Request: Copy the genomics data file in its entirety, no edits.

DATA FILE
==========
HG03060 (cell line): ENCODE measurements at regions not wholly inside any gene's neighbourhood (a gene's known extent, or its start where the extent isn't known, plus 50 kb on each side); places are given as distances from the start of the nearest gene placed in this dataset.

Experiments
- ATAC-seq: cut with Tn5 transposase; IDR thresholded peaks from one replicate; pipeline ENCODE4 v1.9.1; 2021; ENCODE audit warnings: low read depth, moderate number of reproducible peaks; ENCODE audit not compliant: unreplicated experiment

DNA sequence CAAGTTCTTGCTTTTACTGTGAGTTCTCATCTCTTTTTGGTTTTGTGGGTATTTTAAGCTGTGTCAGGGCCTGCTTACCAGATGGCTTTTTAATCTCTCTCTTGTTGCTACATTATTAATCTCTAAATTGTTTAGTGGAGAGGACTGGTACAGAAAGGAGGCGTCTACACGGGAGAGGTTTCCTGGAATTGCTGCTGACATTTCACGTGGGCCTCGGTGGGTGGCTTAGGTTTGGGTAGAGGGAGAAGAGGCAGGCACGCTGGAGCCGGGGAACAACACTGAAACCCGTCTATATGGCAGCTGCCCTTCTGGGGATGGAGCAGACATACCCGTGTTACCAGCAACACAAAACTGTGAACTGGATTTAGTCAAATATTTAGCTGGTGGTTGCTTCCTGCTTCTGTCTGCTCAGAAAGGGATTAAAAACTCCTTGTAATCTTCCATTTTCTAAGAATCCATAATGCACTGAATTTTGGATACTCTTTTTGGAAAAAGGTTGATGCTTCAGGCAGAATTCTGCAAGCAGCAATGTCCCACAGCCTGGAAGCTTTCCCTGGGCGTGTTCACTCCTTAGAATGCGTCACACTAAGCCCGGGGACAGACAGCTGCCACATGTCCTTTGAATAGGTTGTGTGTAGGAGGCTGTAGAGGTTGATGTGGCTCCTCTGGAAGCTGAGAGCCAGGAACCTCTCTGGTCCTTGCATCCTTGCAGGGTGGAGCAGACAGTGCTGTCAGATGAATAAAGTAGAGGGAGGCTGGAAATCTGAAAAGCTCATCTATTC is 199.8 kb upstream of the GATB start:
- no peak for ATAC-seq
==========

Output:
HG03060 (cell line): ENCODE measurements at regions not wholly inside any gene's neighbourhood (a gene's known extent, or its start where the extent isn't known, plus 50 kb on each side); places are given as distances from the start of the nearest gene placed in this dataset.

Experiments
- ATAC-seq: cut with Tn5 transposase; IDR thresholded peaks from one replicate; pipeline ENCODE4 v1.9.1; 2021; ENCODE audit warnings: low read depth, moderate number of reproducible peaks; ENCODE audit not compliant: unreplicated experiment

DNA sequence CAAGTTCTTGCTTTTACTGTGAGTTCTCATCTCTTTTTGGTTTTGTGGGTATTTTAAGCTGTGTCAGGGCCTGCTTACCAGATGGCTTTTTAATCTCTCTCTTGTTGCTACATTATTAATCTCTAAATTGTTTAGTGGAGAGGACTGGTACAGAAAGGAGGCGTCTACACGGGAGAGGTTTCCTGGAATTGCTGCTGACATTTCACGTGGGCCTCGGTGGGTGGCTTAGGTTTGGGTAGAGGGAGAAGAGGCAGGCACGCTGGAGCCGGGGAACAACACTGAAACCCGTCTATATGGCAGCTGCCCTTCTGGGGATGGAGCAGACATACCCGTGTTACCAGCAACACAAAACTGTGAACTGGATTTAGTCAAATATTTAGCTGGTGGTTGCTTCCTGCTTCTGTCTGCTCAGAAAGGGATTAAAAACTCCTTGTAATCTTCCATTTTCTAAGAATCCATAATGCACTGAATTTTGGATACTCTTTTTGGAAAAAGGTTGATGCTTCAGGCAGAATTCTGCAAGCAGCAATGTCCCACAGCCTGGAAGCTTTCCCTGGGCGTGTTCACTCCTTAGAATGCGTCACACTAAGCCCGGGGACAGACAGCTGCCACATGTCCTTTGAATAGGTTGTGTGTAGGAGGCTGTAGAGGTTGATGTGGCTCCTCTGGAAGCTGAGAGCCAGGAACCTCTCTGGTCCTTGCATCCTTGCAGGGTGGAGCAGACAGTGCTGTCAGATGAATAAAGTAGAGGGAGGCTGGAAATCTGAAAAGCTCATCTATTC is 199.8 kb upstream of the GATB start:
- no peak for ATAC-seq